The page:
I looked around the private hospital room at the white walls, trying to see what it was that my mother had seen before slipping into a coma. During previous visits, as I sat beside her watching her sleep, her eyes would suddenly spring wide open, yet she didn’t seem to see me there. She would look around the room at something only she could see. One day I asked her what she saw when she looked around the room and she told me they were closing the door soon. I looked at the bulky, grey sliding door and asked her why they would bother closing it and she shook her head no, repeating, they are closing the door soon.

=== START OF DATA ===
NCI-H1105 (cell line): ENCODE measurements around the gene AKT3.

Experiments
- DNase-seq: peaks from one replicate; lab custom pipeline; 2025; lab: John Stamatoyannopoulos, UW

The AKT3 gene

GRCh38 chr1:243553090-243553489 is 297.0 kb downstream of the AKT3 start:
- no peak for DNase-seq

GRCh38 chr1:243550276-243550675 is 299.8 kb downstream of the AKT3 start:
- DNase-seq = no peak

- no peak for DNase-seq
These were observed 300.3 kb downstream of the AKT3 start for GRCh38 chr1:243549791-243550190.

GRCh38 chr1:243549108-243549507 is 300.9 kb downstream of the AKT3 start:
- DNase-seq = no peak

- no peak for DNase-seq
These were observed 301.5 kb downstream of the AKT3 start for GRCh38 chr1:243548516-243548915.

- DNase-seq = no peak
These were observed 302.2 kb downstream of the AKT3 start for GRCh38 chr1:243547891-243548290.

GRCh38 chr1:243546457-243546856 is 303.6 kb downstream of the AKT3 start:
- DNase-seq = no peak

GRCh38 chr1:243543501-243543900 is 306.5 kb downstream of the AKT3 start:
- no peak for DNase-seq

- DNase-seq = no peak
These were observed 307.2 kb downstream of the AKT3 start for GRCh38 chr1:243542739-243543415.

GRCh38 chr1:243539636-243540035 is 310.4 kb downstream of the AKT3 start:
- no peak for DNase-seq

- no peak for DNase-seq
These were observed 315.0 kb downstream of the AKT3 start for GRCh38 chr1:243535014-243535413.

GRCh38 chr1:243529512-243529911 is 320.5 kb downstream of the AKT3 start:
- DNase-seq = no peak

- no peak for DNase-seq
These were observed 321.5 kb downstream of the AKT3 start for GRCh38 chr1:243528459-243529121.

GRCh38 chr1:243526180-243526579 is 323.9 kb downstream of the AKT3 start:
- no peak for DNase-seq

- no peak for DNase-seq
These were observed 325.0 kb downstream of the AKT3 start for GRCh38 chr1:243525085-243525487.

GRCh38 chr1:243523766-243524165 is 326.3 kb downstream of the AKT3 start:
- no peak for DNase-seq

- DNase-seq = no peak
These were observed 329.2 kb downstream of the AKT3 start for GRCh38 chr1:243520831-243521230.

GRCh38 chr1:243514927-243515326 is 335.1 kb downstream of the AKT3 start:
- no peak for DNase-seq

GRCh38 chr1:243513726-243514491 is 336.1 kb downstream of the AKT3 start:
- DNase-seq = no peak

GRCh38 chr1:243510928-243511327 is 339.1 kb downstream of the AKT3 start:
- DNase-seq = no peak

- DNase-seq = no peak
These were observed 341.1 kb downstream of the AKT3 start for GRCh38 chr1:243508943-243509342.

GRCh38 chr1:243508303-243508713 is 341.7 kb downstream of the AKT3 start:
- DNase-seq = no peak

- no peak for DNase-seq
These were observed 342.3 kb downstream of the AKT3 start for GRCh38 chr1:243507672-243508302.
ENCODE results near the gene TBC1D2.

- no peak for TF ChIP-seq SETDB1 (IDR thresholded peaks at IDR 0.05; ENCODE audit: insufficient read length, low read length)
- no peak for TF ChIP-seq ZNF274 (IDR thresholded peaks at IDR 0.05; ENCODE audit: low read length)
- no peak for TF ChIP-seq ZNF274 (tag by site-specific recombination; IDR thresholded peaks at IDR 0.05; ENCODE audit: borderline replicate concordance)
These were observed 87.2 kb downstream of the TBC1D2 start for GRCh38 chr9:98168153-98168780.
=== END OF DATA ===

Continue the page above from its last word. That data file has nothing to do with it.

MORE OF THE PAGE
The resident psychologist had visited my mother’s room a few times while I was at the hospital and after mum speaking so adamantly about the door closing, I found the psychologist and asked her if she could decipher the meaning of what mum said. I told her I didn’t think mum meant the physical door of the room. The psychologist told me she had heard the same thing said many times before by patients who only had a few days left to live. She assured me that there was more going on around us than we could see and that the years in her profession had provided more questions than answers. I asked her if she thought that mum’s ‘door’ was the door to heaven. She didn’t know that it was the door to heaven as such, but strongly believed it to be a door to another place, a place that we couldn’t go to.